Sechin: Rosneft could go private

Company's CEO says the market would have to recover to 2014 levels before going private.
By Daniel J. Graeber Follow @dan_graeber Contact the Author   |  Feb. 10, 2016 at 8:10 AM
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LONDON, Feb. 10 (UPI) -- Russia's state-owned oil company Rosneft could move toward privatization, though oil markets would first have to stage a major recovery, the CEO said.

Rosneft Chief Executive Officer Igor Sechin is meeting with ministerial counterparts and business leaders at an oil conference in London. The annual International Petroleum Week conference comes as export-dependent economies like Russia's face steady pressure from lower crude oil prices.

Last year, Sechin asked the Kremlin to use a national welfare fund to support the growing debt of Rosneft, which has struggled under the pressure of economic sanctions and lower crude oil prices. He said from London he'd consider a move toward privatization, but only with a strong market recovery.

"This is a very simple question if we consider it at the expert level -- we just have to wait for $100 per barrel price," he said.

Brent crude oil last sold above the $100 per barrel mark on Sept. 4, 2014.

Sechin is considered one of the most powerful men in Russia, serving as deputy prime minister in President Vladimir Putin's government until 2012. Any move toward privatization would be implemented by the management at Rosneft, though initial considerations should be made by the government, he said.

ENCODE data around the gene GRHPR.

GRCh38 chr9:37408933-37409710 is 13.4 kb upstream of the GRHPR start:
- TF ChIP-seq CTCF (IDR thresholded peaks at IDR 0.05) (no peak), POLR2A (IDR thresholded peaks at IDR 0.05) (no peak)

"However, I think other circumstances should be taken into account here, such as issues related to generation of additional budget revenues," he added.

Russia was said to have considered working with the Organization of Petroleum Exporting Countries to stem production in an effort to boost crude oil prices, though OPEC, led tacitly by Saudi Arabia, has brushed off those rumors.

In January, Saudi Aramco, known officially as the Saudi Arabian Oil Co., said it would allow "broad public participation" in its shares through an initial public offering. Sechin said his corporate team has been following the news of the Saudi Aramco IPO with "great interest."

"We think moving in that direction would increase the company's transparency, would give market players much more information on the company's potential, including in terms of resources and its efficiency," he said.

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